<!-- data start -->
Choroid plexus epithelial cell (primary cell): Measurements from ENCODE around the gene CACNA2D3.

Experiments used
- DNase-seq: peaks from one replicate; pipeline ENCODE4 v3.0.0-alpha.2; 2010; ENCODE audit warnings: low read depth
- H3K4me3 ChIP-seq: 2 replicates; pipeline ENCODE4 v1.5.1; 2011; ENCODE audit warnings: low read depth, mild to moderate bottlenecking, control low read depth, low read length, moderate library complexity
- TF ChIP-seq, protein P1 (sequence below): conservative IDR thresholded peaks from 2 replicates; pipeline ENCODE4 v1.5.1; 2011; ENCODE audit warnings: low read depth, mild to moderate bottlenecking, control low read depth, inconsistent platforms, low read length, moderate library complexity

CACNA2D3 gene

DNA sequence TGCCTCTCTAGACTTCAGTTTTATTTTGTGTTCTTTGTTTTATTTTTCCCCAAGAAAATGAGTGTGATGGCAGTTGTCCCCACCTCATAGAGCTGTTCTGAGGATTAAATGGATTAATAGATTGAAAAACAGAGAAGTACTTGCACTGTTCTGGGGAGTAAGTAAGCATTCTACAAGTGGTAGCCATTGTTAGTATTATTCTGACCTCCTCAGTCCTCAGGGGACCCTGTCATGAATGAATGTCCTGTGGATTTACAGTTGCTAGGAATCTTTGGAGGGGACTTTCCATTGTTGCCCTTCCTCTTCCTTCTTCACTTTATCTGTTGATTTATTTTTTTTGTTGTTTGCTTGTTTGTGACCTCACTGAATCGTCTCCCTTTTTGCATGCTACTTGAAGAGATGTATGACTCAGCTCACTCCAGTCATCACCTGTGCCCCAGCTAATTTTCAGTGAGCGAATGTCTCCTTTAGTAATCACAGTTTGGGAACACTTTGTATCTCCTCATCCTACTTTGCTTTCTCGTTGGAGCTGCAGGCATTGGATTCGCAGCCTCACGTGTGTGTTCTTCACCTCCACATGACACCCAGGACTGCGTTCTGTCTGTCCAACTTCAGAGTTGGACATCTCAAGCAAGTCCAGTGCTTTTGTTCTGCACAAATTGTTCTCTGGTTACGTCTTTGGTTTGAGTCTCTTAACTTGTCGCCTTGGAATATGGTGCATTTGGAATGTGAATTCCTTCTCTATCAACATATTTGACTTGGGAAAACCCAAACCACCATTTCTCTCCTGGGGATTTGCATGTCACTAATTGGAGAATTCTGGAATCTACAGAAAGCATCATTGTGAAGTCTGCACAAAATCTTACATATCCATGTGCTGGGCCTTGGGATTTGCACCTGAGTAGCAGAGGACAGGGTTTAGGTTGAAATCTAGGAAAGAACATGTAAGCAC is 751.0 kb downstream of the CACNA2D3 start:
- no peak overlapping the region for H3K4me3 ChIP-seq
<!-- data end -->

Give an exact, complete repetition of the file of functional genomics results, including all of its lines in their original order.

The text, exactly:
Choroid plexus epithelial cell (primary cell): Measurements from ENCODE around the gene CACNA2D3.

Experiments used
- DNase-seq: peaks from one replicate; pipeline ENCODE4 v3.0.0-alpha.2; 2010; ENCODE audit warnings: low read depth
- H3K4me3 ChIP-seq: 2 replicates; pipeline ENCODE4 v1.5.1; 2011; ENCODE audit warnings: low read depth, mild to moderate bottlenecking, control low read depth, low read length, moderate library complexity
- TF ChIP-seq, protein P1 (sequence below): conservative IDR thresholded peaks from 2 replicates; pipeline ENCODE4 v1.5.1; 2011; ENCODE audit warnings: low read depth, mild to moderate bottlenecking, control low read depth, inconsistent platforms, low read length, moderate library complexity

CACNA2D3 gene

DNA sequence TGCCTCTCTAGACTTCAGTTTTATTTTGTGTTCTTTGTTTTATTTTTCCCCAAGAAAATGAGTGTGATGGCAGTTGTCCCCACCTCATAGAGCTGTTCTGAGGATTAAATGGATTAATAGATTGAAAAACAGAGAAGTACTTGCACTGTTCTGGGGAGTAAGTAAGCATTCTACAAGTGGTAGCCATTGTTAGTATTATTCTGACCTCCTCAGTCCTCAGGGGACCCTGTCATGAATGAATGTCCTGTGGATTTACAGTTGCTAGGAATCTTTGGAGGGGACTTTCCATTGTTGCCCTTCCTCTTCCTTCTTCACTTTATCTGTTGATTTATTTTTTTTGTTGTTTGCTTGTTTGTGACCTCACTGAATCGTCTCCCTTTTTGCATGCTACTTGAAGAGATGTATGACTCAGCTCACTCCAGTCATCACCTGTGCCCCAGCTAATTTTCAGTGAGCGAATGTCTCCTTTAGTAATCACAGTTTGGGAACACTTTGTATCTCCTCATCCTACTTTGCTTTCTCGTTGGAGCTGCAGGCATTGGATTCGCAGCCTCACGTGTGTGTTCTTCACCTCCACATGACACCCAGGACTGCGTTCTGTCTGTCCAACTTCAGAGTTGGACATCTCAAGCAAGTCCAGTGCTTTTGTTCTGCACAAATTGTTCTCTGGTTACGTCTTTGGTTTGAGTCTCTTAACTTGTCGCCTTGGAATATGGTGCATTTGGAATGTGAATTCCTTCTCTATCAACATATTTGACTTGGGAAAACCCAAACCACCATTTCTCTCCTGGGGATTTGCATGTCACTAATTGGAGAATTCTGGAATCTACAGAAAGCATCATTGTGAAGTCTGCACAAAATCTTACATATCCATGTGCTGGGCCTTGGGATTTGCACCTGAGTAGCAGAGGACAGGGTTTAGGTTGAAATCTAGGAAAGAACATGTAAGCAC is 751.0 kb downstream of the CACNA2D3 start:
- no peak overlapping the region for H3K4me3 ChIP-seq